The Federal Reserve said it was extending its "Operation Twist" through the end of year. It will add $267 billion more to the program in which the Fed sells some of its medium-term bonds in order to buy longer-term ones. In theory, that pushes down the interest rate on longer-term loans, especially mortgages.
Originally published on Thu June 21, 2012 12:03 pm
MICHEL MARTIN, HOST:
This is TELL ME MORE, from NPR News. I'm Michel Martin. Coming up, immigration is back in the news right now, in part because of a new move by the Obama administration to stop deporting young people who came here illegally as children. And now there's also new information about just who is coming here and why.
I'm Michel Martin and this is TELL ME MORE from NPR News. Coming up, it's June, the beginning of the summer wedding season and a lot of couples are tying the knot, but what happens when your plans for a dream wedding in your hometown are the subject of - well, let's say - opinions of complete strangers?
The battle between the Obama administration and the House Oversight and Government over the Fast and Furious operation just ratcheted up another notch. There's word that the White House is exerting executive privilege over documents that the committee's Republican majority has subpoenaed.
New Democracy party leader Antonis Samaras has been sworn in as Greek prime minister, correspondent Joanna Kakissis and Sky News report.
As Joanna reported earlier for our Newscast Desk, Samaras' conservative New Democracy party came in first during Sunday national elections, but didn't get enough support to govern on its own. So it will share power with the Socialist PASOK and a small pro-European party — The Democratic Left.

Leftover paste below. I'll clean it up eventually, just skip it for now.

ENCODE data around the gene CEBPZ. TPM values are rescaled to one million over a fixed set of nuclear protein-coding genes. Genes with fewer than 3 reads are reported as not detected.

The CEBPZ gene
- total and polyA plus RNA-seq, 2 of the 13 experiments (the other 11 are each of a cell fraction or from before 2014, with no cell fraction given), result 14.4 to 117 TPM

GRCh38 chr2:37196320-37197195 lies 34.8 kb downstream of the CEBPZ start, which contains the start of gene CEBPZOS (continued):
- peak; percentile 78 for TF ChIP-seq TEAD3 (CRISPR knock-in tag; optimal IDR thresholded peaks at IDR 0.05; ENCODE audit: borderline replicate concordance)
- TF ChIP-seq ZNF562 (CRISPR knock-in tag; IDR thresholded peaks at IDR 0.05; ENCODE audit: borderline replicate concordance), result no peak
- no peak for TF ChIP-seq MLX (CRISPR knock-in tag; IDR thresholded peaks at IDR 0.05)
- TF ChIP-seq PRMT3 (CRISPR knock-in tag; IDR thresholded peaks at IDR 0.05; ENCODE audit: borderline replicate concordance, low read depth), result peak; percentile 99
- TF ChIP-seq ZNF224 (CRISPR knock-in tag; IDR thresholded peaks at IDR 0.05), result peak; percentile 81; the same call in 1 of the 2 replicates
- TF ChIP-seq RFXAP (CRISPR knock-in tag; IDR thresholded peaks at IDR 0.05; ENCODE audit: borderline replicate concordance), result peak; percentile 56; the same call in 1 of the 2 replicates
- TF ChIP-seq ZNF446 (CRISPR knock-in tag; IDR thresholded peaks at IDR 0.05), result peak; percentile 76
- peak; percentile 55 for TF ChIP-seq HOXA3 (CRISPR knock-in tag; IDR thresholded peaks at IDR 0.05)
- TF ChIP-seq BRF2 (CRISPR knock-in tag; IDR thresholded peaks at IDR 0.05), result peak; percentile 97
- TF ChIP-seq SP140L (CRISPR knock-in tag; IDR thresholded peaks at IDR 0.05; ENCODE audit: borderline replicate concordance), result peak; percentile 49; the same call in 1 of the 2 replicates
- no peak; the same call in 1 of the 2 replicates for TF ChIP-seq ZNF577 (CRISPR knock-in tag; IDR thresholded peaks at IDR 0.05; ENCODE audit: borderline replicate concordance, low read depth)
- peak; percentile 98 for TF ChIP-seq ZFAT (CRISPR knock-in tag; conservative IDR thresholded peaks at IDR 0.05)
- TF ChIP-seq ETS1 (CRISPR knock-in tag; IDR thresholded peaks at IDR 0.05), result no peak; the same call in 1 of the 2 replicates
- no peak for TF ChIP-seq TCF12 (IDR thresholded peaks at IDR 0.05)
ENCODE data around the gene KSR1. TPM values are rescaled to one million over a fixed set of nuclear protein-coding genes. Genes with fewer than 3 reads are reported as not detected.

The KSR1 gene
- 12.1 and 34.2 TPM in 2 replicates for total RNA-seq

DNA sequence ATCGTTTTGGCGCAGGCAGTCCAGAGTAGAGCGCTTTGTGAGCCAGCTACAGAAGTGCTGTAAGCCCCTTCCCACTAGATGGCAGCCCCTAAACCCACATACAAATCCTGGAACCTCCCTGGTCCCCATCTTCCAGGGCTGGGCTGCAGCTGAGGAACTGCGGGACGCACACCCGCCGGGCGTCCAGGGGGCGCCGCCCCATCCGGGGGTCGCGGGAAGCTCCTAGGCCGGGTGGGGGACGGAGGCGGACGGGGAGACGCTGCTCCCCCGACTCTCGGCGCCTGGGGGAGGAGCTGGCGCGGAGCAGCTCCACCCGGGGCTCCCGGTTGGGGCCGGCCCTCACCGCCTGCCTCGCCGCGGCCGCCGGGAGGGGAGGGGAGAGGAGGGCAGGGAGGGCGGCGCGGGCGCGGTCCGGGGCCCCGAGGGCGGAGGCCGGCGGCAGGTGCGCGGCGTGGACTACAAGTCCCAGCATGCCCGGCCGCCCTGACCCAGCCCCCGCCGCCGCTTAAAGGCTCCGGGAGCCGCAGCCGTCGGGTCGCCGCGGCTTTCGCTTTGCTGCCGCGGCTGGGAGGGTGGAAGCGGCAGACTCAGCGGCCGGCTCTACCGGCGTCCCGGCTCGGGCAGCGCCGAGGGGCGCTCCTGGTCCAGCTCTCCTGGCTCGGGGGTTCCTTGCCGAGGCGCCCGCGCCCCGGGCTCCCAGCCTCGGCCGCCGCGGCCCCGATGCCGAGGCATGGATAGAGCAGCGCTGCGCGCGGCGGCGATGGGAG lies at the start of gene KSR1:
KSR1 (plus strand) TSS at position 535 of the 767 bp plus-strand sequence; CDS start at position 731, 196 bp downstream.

We don't do too many traffic reports, but this news has the potential to be both fascinating and frustrating — depending on whether you're watching from afar or stuck inside a gridlocked car:
The Chesapeake Bay Bridge that carries U.S. Route 50 traffic back-and-forth between Washington, D.C., and mid-Atlantic beaches will be closed for about 40 minutes today, starting around 1:15 p.m. ET, so that a cargo ship carrying four huge cranes can pass (safely, we hope) beneath the span.
Originally published on Wed June 20, 2012 12:07 pm
The defense rested its case just before noon ET today and closing arguments will begin Thursday in the trial of former Penn State assistant football coach Jerry Sandusky on charges of sexually abusing young boys, according to reporters from The Associated Press, NPR and other news outlets.
Sandusky did not take the stand in his own defense.
Our Original Post: If Sandusky Is Going To Testify, Today's The Likely Day